There are two sides to every story, and the digitisation of financial services sector is no exception. As reliance on technology increases, we are seeing some demographics gain an improved support network while others are seeing the services they rely on gradually eroding away.
Digital banking is reshaping the way customers run their finances. Challenger banks like Monzo are gaining momentum, their popularity driven by innovative features like automatically categorising a customer’s spend. Users can see a total picture of how and when they’re spending their money, what they’re buying and whether they’re keeping to budget. Tools like this are giving people the power to handle their finances with more oversight and making money management more accessible. But the use, and therefore the benefits, of these digital options are often limited to certain demographics. In the case of Monzo their user base is dominated by digitally savvy ‘millennials’ and under 35s.
Out with the old
But elsewhere there is fallout from this digital revolution. Brick and mortar bank branches are closing at a rapid rate. Which? recently calculated that in the three years between 2015 and 2018, nearly 2900 branches had been closed
in the UK alone. The UK is at the forefront of this change, but it’s an international trend. The underlying drivers are common across other sectors, not just banking. More services are available online or over the phone, fewer people are walking into banks when there are more convenient options, and from a business perspective, there are far cheaper ways to provide a high level of customer service. This shift in the market makes sense, and it works for many customers. But certain demographics are in greater need of the services provided by a physical branch of their bank. Customers without internet access are instantly disadvantaged when stores and bank branches close. Elderly customers are disproportionately impacted compared to other age groups, as are those with certain disabilities and accessibility needs. In rural areas – often the first to experience closures – the issues are compounded by other factors that isolate these communities.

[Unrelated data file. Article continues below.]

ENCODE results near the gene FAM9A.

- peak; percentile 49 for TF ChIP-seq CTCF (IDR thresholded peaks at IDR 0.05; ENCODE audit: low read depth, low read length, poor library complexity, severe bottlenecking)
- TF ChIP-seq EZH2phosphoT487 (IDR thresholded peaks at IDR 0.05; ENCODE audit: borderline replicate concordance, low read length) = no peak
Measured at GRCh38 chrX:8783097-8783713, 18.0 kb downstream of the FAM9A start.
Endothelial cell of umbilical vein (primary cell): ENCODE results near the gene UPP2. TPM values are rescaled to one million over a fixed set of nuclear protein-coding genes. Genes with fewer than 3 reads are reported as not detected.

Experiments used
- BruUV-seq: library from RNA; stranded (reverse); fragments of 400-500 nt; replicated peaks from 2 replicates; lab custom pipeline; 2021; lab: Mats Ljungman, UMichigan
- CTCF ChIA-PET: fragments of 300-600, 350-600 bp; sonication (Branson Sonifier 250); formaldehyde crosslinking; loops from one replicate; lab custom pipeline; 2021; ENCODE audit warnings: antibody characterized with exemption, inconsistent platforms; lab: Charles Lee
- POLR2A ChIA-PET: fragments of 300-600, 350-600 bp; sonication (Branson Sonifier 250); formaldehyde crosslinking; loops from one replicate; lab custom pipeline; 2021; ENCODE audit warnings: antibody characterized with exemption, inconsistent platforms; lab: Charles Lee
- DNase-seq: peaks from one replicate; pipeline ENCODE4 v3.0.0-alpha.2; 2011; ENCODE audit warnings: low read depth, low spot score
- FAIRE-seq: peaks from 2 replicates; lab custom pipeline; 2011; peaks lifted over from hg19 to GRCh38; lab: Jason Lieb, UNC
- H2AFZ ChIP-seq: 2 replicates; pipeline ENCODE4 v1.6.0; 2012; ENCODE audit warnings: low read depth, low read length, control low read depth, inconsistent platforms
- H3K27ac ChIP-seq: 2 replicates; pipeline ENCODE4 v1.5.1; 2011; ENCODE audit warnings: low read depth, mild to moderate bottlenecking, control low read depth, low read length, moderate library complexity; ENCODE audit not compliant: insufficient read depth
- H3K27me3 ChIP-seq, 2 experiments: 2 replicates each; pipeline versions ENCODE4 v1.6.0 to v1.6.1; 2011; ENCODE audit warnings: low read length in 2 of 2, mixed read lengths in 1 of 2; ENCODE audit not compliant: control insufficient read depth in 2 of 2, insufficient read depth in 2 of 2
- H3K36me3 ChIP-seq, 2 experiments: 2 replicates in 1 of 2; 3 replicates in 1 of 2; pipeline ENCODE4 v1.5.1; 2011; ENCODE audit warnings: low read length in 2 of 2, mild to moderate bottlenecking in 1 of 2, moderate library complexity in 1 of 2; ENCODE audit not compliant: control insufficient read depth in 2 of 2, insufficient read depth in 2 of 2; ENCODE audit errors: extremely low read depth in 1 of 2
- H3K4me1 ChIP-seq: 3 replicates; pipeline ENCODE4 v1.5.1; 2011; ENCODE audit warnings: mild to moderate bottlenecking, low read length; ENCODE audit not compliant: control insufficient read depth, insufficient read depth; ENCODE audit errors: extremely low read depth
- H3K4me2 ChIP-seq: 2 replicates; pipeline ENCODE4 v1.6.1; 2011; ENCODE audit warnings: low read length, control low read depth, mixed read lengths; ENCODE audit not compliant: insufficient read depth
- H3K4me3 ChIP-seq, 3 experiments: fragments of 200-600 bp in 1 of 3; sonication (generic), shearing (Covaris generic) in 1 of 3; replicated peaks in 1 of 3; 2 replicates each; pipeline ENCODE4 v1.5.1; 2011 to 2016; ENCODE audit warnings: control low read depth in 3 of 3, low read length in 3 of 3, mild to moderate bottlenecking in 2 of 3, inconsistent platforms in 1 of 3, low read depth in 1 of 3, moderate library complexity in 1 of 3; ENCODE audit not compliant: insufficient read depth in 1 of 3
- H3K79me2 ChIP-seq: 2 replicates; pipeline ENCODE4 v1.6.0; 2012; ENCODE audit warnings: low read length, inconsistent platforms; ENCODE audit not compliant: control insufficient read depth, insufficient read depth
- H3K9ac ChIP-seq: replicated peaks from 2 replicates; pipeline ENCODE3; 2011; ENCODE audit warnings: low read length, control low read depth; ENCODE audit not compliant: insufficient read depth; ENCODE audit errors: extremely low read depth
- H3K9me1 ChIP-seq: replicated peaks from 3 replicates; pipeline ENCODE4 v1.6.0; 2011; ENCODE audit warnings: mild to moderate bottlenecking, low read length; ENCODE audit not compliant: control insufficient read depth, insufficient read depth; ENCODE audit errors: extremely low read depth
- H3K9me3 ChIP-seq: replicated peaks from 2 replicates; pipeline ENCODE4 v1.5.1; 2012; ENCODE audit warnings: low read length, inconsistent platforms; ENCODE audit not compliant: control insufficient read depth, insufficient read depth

A question of balance
The FCA definition of vulnerability
is deliberately broad. It’s designed to cover, among other things, different disabilities, education levels and effects caused by major life events. As banking becomes increasingly digitised, banks and financial services organisations need be more mindful than ever of those at risk of getting left behind. Speaking at Bloomberg
, FCA Chief Executive Andrew Bailey highlighted this in light of industry rules and duty of care: “There are two important and at times competing principles at work here: physical access to key banking services, and innovation which improves the overall provision and quality of services. The question is how to strike a sensible balance.”
No one left behind
Technology is ultimately facilitating this move away from physical access, but crucially it’s also technology and RegTech innovations that are finding solutions to the challenges this creates. There are a growing number of platforms designed to improve customer care. In the case of Recordsure, our focus is on tools that identify the customers most likely to be considered vulnerable, allowing firms to intelligently target support to those most in need. Advancements in AI are empowering banks and regulated firms to gain an understanding of the needs of their customers in a way the world has never seen before. This completely transforms the way they are able to deliver customer care. With the digitisation of services only growing in momentum, there is an irony that whilst technology risks increasing the number of vulnerable customers, it also provides the means to halt this alienation and support those most in need of care.